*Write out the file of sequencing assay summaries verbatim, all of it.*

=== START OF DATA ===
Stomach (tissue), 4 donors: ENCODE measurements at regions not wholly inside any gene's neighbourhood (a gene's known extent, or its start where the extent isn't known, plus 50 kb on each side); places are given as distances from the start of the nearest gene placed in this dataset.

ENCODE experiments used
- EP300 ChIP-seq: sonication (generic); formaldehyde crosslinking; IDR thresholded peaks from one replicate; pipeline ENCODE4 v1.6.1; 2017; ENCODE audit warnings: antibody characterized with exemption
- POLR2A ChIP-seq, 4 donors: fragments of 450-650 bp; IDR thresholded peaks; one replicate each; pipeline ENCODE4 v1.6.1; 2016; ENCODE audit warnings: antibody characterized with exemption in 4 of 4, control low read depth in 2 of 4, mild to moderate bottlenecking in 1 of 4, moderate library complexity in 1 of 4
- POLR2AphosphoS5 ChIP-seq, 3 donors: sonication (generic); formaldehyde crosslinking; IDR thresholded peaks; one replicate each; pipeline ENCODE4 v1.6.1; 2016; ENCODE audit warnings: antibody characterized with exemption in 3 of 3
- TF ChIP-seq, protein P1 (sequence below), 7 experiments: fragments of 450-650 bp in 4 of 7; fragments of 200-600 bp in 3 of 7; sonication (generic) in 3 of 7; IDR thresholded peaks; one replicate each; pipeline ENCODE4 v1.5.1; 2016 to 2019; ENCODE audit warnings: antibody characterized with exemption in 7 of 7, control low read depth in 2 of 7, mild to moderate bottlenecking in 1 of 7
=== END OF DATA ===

Stomach (tissue), 4 donors: ENCODE measurements at regions not wholly inside any gene's neighbourhood (a gene's known extent, or its start where the extent isn't known, plus 50 kb on each side); places are given as distances from the start of the nearest gene placed in this dataset.

ENCODE experiments used
- EP300 ChIP-seq: sonication (generic); formaldehyde crosslinking; IDR thresholded peaks from one replicate; pipeline ENCODE4 v1.6.1; 2017; ENCODE audit warnings: antibody characterized with exemption
- POLR2A ChIP-seq, 4 donors: fragments of 450-650 bp; IDR thresholded peaks; one replicate each; pipeline ENCODE4 v1.6.1; 2016; ENCODE audit warnings: antibody characterized with exemption in 4 of 4, control low read depth in 2 of 4, mild to moderate bottlenecking in 1 of 4, moderate library complexity in 1 of 4
- POLR2AphosphoS5 ChIP-seq, 3 donors: sonication (generic); formaldehyde crosslinking; IDR thresholded peaks; one replicate each; pipeline ENCODE4 v1.6.1; 2016; ENCODE audit warnings: antibody characterized with exemption in 3 of 3
- TF ChIP-seq, protein P1 (sequence below), 7 experiments: fragments of 450-650 bp in 4 of 7; fragments of 200-600 bp in 3 of 7; sonication (generic) in 3 of 7; IDR thresholded peaks; one replicate each; pipeline ENCODE4 v1.5.1; 2016 to 2019; ENCODE audit warnings: antibody characterized with exemption in 7 of 7, control low read depth in 2 of 7, mild to moderate bottlenecking in 1 of 7